Despite high prevalence of tuberculosis in India, its association with CVST has been scarcely reported. The postulated mechanism of tuberculosis causing thrombosis is (1) endothelial injury due to inflammatory response, (2) sluggish venous flow, (3) increase platelet aggregation and release of procoagulant factors.11 Mycobacterium tuberculosis-infected microglia mount robust immune response and release several cytokines and chemokines like TNF-α, IL-6, IL-1β, CCL2, CCL5 and CXCL10.1 TNF-α and IL-1β have been found to have additive effect in procoagulant activity on human endothelial cells and may play important role in thrombosis.12 TNF α-promotes platelet aggregation and thrombosis especially in patients who are TNF receptor 1 (TNFR1) deficient.13 However, in our patient, we were not able to estimate the cytokine levels and TNFR1 receptor levels due to lack of availability of these tests. Rarely acute or recurrent infarction can occur due to paradoxical reactions14 There is a dearth of larger studies to establish causal relationship between CVST and TBM, hence it is difficult to conclude that this is a chance association or causally related.
MRI using combination of T1-weighted spin echo (T1SE), T2SE and MRV is considered the best diagnostic tool for diagnosis of CVT. Inability to differentiate between hypoplasia and thrombosis, flow artefacts and lack of hyperintense signal in acute thrombosis are few limitations of MRV. Newer MR techniques like T2*susceptibility-weighted imaging sequence can be useful in diagnosing CVT, especially in the acute phase.15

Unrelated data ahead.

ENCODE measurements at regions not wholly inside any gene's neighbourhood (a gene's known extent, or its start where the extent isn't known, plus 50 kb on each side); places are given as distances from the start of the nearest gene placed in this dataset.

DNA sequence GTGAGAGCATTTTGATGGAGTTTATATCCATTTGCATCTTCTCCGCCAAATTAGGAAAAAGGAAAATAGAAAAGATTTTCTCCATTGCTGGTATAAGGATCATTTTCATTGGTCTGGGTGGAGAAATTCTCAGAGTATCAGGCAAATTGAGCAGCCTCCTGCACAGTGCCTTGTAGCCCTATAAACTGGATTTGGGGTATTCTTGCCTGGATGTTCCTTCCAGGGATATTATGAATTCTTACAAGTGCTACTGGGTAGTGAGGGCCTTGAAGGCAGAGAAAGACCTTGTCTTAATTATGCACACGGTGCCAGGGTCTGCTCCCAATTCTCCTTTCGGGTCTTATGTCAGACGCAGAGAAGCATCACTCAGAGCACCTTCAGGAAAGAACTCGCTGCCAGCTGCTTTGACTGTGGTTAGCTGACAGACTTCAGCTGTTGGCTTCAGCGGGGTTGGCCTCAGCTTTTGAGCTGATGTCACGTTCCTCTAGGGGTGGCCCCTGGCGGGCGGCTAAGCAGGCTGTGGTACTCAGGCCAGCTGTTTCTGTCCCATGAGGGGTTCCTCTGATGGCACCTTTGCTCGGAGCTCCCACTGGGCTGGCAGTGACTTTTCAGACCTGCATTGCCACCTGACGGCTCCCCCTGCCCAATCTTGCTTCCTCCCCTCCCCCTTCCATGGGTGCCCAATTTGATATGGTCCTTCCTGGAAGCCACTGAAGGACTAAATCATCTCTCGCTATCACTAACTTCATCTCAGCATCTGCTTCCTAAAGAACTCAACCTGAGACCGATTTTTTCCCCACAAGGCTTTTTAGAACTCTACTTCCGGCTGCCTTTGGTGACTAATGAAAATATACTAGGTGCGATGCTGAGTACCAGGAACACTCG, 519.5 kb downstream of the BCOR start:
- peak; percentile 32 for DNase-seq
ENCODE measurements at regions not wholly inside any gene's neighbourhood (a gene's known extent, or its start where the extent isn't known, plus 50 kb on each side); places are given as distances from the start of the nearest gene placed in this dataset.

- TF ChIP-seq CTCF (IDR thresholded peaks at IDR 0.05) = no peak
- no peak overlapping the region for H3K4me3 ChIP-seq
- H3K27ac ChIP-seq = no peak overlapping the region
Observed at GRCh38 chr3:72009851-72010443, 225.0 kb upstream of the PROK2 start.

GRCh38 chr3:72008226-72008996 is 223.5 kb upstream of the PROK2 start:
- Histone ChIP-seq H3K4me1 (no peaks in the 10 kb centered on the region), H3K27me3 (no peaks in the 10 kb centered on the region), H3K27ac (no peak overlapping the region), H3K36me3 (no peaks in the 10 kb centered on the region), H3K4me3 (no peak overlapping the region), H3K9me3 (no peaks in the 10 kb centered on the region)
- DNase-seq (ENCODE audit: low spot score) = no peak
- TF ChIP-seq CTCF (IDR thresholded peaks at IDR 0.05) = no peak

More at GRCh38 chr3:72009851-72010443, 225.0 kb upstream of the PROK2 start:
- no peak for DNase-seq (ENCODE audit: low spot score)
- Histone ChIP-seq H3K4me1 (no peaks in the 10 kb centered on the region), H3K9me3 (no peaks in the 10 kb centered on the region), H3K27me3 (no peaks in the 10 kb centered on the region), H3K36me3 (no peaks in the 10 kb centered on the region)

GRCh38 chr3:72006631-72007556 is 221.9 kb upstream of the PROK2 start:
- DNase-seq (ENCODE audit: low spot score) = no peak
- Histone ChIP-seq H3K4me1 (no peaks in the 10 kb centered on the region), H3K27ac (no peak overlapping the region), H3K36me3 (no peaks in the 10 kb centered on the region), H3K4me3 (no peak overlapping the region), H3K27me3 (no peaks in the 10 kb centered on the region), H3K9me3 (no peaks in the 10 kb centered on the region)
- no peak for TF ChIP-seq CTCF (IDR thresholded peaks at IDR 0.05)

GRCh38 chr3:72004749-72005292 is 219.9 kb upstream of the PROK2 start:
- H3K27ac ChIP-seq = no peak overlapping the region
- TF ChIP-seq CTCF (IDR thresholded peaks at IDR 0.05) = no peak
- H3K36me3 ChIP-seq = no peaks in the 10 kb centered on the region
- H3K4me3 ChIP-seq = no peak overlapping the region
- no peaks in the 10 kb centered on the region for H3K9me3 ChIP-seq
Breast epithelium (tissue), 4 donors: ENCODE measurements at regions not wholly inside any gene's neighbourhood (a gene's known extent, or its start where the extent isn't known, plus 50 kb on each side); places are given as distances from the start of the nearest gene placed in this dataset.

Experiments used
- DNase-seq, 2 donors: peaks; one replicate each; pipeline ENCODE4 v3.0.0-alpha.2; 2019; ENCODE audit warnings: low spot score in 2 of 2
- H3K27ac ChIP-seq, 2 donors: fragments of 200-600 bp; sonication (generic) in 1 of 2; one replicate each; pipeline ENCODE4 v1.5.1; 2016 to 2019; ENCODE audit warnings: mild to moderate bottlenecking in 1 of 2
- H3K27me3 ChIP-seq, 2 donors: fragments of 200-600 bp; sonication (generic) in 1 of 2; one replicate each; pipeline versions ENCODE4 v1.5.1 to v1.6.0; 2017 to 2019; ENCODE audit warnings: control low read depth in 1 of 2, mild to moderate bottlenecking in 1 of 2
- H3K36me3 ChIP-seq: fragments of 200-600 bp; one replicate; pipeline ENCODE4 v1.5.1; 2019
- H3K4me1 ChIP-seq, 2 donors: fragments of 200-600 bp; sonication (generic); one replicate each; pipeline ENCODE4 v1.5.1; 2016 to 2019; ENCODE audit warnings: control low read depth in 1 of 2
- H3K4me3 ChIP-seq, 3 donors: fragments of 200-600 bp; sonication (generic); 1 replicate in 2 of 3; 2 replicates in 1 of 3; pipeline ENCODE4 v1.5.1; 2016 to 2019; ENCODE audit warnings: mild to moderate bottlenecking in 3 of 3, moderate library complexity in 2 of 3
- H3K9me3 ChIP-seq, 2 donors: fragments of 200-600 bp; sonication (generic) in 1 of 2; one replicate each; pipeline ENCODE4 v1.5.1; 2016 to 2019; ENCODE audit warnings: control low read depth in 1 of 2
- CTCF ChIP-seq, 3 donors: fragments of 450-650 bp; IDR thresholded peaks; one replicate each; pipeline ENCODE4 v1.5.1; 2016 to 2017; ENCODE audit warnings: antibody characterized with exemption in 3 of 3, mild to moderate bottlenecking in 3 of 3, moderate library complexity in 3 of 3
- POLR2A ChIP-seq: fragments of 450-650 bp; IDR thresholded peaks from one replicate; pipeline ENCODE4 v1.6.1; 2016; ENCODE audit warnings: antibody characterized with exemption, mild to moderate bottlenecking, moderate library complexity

There are no randomised trials for treatment protocols in CVST secondary to infection. However, in the presence of transient risk factor, recommended treatment of CVST is by anticoagulation with heparin (conventional or low molecular weight) followed by oral warfarin for 3 months. In our patient, a similar treatment protocol was followed and resolution of thrombosis was demonstrated in follow-up MRV, which was performed 3 months later.
Cerebral venous sinus thrombosis (CVST) is an unusual complication of tubercular meningitis (TBM).
Clinical features of CVST could be difficult to identify in presence of TBM.
In patients with TBM, a high index of suspicion is needed to consider a possibility of CVST, which is further confirmed on MRV.
Antitubercular treatment and early institution of therapeutic anticoagulation are vital in the management of TBM associated CVST.
Contributors RV made the observation and rest of the authors helped in preparing the manuscript.
Competing interests None.
Patient consent Obtained.
Provenance and peer review Not commissioned; externally peer reviewed.